1) An RN-BSN program is for people who attended a community college nursing program and got their ADN, took the NCLEX and got their RN. They're associate's degree nurses. In general, it's much harder to find work as an ADN nurse since so many BSN nurses are surfacing and a BSN is obviously preferred over an ADN. If you do manage to get a job as an ADN nurse, you're pay will be significantly lower, hence the RN-BSN program. This way, once they have their associate's degree RN license, they can do the RN-BSN bridge in about a year and get their BSN. I know there are a lot of these bridge programs available online, which is a pro. Also a pro would be the fact that it's typically cheaper and much easier to get into an ADN program vs. a BSN program. However, a con would be that it would take longer to get your BSN RN if you chose this route (about 3-3 1/2 years vs. 2 years, assuming you're a transfer student who has already completed prerequisites). If you're not a transfer student, add an extra 2 years to those times.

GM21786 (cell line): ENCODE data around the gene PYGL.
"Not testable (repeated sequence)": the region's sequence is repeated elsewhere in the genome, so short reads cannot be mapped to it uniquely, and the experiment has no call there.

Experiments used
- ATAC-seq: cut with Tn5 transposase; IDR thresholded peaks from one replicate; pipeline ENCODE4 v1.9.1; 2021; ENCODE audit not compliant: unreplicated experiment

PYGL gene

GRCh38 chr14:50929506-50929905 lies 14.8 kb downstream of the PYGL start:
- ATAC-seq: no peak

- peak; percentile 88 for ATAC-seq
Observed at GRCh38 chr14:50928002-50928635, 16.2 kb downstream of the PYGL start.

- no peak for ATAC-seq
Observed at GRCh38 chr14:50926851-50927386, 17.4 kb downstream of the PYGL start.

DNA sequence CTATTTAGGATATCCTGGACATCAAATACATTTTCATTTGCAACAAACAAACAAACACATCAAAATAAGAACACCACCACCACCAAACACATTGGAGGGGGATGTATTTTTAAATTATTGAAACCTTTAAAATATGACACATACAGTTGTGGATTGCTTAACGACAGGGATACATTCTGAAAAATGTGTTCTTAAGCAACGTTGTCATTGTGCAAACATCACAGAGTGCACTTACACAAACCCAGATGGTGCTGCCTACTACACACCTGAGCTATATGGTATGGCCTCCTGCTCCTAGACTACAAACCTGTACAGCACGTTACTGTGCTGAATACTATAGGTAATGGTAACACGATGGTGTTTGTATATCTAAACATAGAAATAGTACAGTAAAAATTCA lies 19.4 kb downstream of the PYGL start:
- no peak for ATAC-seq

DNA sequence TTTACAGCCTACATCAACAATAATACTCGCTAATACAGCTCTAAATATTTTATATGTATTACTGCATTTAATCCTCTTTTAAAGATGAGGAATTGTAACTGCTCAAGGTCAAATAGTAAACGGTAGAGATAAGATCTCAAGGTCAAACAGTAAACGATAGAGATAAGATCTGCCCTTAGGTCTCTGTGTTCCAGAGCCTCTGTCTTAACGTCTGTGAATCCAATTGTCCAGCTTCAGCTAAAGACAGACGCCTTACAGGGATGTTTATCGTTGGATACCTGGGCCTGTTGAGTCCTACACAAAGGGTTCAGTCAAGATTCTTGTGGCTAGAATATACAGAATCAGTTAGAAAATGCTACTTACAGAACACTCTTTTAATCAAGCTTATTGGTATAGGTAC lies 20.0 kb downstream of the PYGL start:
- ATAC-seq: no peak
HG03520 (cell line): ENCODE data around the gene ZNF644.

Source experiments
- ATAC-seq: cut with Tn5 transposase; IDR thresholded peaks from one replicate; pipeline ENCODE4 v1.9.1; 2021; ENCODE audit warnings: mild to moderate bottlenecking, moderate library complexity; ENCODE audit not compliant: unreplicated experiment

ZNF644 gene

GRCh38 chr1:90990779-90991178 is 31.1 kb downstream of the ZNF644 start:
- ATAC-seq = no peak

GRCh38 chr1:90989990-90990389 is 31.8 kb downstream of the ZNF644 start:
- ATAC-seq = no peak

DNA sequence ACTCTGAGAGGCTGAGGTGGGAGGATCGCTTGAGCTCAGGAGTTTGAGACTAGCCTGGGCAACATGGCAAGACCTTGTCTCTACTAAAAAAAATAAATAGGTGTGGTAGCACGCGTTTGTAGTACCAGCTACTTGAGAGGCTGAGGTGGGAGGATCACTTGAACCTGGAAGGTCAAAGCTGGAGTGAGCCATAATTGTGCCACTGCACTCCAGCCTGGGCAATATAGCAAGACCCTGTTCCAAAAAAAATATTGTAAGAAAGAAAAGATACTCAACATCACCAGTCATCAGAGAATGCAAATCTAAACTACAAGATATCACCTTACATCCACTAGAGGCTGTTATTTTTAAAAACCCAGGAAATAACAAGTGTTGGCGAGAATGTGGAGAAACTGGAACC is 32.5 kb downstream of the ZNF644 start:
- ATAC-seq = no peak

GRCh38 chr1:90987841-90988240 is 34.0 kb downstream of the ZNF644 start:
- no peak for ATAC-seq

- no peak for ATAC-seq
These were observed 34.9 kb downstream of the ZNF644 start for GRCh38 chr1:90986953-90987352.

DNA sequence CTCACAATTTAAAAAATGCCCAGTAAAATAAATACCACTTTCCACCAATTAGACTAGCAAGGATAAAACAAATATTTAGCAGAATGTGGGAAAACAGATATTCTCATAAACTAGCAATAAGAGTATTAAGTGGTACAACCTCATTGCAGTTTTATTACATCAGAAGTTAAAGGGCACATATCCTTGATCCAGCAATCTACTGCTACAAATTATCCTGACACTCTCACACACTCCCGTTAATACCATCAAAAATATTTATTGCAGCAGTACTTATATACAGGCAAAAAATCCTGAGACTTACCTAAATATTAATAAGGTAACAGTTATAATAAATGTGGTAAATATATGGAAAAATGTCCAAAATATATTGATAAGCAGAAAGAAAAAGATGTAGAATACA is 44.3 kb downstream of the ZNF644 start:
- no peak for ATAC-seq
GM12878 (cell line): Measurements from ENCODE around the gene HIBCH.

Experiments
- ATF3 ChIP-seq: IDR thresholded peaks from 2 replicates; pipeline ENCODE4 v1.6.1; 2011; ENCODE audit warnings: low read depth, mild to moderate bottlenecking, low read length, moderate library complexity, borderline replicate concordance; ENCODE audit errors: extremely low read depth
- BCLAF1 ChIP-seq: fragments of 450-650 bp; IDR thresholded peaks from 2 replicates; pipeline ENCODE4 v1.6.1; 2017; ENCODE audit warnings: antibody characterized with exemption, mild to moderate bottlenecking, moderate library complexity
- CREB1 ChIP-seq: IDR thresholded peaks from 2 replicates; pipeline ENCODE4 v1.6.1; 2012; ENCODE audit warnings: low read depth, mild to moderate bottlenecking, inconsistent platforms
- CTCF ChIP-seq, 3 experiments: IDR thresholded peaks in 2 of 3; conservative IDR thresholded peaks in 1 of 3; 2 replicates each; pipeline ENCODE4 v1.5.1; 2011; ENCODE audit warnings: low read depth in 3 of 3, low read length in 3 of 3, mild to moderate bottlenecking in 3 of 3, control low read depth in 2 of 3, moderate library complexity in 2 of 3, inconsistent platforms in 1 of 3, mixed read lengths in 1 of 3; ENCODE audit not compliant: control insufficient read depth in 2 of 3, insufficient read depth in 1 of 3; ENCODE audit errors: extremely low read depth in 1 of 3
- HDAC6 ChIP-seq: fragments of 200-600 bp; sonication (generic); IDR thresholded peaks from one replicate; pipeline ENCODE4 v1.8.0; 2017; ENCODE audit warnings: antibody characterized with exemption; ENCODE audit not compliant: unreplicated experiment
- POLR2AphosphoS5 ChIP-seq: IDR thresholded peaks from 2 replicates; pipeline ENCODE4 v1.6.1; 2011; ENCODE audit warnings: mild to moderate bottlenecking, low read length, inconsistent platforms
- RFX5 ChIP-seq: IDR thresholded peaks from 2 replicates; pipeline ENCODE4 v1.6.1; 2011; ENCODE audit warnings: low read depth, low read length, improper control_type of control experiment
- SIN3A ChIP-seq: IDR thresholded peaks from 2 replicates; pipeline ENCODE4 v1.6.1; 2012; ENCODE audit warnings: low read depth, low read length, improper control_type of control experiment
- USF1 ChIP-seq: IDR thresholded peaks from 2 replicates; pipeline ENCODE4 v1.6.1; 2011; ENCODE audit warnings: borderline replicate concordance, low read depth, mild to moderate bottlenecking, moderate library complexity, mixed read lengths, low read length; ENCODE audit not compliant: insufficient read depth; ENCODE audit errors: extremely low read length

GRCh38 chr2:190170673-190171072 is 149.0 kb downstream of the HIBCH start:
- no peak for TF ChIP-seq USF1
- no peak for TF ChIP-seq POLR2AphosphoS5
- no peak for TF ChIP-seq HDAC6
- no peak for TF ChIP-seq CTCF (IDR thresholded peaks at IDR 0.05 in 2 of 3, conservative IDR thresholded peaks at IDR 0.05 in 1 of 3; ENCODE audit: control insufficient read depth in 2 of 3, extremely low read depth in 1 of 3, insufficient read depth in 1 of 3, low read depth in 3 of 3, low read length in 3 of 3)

2) I don't live in NY, so I can't help with this one. Google BSN programs in New York and you'll get a ton of schools (I assume...) and then look into each one's program description.
3) Sorry, it doesn't look like I'll be much help here either considering I don't know New York or their schools. It's a good idea to have fall-back schools though. I know here in CA, people apply to basically EVERY school in the state that offers a BSN program because the competition is extremely fierce. If you don't have a 3.7+ GPA in the prerequisite courses, you're going to have a tough time getting in.
I would recommend, seeing as how it LOOKS like you're coming straight out of High School, to go to a community college and take care of the prerequisites you need for a nursing program. This will save you THOUSANDS of dollars. Once you have all the prerequisites done (Micro, Anatomy, Physiology, etc.), you can apply to nursing schools and will be able to get your BSN and be eligible to take the NCLEX for your RN.